The Improbability of Genuine Thinking Machines

Tim Crane at the TLS:

Brian Cantwell Smith’s new book is a provocative expression of scepticism about these recent claims on behalf of AI, from a distinguished practitioner in the field. His overall argument is based on a distinction between what he calls “reckoning” and “judgment”. Reckoning is understood here in its original etymological sense: as calculation, like addition and subtraction. Judgment, by contrast, is something more. It is described by Smith as “an overarching, systemic capacity or commitment, involving the whole commitment of the whole system to the whole world”. Our thinking involves not just some kind of simple on-off representation of things around us, but an entire emotional and value-laden involvement with the world itself. Computers have none of this. As the philosopher John Haugeland (a major influence on Smith) used to say, “computers don’t give a damn”. Giving a damn is a precondition of “judgment” in Smith’s sense, and anything that amounted to a real AGI would need to exercise judgment, and not simply calculate.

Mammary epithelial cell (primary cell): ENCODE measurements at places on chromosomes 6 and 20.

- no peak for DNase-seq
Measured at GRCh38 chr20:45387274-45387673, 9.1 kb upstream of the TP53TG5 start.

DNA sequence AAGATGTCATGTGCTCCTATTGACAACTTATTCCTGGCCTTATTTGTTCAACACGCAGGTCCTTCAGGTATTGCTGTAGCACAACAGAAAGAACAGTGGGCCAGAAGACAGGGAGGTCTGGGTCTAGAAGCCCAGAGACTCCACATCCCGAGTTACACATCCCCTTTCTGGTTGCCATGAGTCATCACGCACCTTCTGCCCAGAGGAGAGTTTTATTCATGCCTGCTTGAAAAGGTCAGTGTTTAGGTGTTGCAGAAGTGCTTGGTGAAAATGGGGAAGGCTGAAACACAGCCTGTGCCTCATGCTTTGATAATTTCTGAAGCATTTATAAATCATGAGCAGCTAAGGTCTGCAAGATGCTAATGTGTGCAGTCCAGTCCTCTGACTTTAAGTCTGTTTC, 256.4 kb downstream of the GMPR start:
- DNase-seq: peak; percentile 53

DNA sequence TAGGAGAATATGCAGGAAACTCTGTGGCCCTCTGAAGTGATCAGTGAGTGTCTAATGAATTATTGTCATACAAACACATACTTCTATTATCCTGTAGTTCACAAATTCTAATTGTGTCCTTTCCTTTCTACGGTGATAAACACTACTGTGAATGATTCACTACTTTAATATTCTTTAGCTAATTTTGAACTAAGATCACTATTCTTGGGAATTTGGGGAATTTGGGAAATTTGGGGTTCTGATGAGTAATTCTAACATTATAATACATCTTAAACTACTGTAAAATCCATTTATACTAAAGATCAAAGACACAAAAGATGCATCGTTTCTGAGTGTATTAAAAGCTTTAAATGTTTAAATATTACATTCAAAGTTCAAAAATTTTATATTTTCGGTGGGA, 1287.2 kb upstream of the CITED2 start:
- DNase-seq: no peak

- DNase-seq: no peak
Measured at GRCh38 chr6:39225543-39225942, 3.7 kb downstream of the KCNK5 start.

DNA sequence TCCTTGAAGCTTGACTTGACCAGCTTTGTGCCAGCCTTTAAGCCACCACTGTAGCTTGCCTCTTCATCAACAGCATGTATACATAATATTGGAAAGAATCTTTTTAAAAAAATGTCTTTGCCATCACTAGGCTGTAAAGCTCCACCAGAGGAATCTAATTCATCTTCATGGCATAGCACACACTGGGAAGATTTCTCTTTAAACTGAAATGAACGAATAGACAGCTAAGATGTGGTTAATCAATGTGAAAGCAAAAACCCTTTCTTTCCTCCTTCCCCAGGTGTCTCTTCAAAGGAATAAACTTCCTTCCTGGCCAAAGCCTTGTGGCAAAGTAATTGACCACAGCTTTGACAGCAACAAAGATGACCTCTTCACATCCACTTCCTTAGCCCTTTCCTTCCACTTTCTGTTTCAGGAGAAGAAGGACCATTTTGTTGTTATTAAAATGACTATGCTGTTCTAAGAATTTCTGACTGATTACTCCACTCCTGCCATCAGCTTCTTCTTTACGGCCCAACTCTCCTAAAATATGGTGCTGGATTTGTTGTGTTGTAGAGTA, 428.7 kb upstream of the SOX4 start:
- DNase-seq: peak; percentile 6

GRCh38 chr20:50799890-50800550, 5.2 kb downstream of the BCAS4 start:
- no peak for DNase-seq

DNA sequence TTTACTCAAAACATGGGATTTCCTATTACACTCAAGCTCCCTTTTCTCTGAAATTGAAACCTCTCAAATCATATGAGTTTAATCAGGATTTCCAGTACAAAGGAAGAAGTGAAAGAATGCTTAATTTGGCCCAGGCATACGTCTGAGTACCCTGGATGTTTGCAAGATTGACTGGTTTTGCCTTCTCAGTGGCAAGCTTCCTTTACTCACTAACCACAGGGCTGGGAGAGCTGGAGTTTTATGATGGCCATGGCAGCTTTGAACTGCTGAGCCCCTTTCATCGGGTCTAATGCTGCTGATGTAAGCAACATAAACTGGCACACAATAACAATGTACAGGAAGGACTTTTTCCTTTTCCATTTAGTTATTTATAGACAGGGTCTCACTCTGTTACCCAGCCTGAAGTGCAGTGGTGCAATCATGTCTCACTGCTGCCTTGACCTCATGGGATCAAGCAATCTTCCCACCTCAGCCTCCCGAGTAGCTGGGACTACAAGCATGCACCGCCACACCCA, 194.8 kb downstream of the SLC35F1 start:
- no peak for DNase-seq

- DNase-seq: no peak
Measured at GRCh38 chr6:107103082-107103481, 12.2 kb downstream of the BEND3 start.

more here.